The heated arguments will overshadow what was a fascinating tactical battle between two of the best managers in the world. With both teams starting the match in a 3-4-3, Conte opted to try and man-mark Chelsea all over the field. Tuchel countered that by having Reece James, who started the match as the right-sided central defender, pushing into midfield as almost a #8, and with Callum Hudon-Odoi sometimes tucking in from his right wing-back spot, Chelsea simply flooded Tottenham’s two-man midfield. This allowed Chelsea to smother Spurs’ counter-attacking ways, as they couldn’t even launch the initial pass to Kane or Son as is their way. When they did rarely get the ball in the direction of their strikers, Chelsea’s centerbacks consistently stepped up and intercepted and prevented Kane or Son from turning upfield. It’s why Chelsea bossed the first half.
But Chelsea doesn’t have that striker to convert enough chances to bury a team like Tottenham, which allowed Conte to pivot in the second half. Richarlison was brought on, Spurs flipped to a 4-3-3, and Richarlison’s greater activity along with a third midfielder playing behind the strikers confused Chelsea for just long enough to tie the game. Tuchel countered that by shifting James out to wing-back, having the run of the right side with Spurs only having Ben Davies out there instead of the support of a wing-back and a back three as they started the match. It was no surprise that James scored the second goal. Conte just had to throw everything on with Ivan Perisic and Lucas Moura brought onto the field, and they were able to scramble an equalizer.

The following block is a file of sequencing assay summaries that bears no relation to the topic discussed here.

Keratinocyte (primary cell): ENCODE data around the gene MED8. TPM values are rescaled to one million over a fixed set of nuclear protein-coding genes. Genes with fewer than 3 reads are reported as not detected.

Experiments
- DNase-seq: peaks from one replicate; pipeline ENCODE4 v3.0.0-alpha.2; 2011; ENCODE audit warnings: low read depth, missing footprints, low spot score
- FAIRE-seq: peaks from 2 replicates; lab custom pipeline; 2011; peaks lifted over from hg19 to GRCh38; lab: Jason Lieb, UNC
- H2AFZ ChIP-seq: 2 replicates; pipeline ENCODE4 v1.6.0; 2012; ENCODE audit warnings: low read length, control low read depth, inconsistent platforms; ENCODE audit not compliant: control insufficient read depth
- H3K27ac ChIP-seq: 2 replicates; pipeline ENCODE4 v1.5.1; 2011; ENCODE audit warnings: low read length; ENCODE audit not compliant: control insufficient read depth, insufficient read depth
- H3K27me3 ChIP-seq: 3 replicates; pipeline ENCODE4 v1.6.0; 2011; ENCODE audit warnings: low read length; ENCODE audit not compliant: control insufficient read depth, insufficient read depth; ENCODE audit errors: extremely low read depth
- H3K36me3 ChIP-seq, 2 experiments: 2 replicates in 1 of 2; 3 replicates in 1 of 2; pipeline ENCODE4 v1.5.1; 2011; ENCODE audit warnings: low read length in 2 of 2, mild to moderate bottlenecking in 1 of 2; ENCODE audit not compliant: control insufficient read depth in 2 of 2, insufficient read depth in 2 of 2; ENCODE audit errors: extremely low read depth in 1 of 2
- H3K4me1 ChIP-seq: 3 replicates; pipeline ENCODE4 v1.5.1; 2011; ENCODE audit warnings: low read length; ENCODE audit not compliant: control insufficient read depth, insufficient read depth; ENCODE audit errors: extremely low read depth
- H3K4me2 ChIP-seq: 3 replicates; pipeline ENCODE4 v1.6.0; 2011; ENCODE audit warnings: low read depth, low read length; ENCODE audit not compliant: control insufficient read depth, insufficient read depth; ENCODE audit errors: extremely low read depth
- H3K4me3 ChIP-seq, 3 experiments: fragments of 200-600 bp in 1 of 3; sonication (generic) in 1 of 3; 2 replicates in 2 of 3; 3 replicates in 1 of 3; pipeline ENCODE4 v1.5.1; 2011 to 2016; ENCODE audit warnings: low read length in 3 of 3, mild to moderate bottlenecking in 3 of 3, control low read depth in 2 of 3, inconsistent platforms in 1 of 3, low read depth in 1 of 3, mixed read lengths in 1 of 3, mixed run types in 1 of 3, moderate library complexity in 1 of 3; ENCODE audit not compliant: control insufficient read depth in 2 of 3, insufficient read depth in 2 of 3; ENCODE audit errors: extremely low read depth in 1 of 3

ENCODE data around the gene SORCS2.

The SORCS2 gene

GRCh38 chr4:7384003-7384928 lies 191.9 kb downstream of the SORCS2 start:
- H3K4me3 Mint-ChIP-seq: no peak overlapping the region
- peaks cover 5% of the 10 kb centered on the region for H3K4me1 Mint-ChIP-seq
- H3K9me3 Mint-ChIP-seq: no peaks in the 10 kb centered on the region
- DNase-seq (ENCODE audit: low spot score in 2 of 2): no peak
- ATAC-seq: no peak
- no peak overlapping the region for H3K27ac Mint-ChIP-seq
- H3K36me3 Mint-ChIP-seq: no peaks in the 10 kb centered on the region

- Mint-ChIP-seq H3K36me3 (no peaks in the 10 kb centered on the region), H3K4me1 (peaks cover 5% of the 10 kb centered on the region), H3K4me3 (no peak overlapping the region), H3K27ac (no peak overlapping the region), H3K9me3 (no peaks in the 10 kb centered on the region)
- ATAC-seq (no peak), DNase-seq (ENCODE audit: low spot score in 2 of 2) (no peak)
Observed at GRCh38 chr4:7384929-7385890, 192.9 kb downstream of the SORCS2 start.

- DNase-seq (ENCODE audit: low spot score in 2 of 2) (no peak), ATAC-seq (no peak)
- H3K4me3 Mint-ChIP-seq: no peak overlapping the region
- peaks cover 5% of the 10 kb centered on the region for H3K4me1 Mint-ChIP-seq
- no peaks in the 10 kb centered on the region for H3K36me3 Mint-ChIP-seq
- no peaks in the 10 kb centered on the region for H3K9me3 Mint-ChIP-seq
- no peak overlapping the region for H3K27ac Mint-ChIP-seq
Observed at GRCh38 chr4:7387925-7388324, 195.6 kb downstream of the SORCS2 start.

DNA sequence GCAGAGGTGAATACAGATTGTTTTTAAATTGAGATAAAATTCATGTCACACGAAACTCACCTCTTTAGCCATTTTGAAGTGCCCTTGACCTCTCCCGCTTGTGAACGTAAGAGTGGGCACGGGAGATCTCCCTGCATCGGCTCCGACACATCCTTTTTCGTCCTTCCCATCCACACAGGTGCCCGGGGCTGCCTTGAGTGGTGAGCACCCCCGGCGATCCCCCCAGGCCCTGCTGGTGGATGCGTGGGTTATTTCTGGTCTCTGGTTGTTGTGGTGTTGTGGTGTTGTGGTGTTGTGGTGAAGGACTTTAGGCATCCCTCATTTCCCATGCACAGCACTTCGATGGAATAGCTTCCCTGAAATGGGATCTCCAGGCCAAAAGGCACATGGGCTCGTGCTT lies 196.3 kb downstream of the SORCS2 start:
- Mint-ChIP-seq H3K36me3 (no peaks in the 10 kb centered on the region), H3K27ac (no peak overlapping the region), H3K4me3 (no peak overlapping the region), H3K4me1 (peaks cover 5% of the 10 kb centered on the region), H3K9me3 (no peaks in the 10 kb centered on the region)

Even if you aren’t a supporter of either team, once the match was over everyone who watched it was exhausted and yet exhilarated and needed a smoke. The Premier League has a massive advantage over the other leagues of the world thanks to its international TV deals, and the common language it has with the US certainly helps. It was also the first to really get on the international TV boat. But it can do all that because its product is by far the most watchable, and almost always leaves you wanting more. Chelsea-Spurs was a workout in a way no other league can match.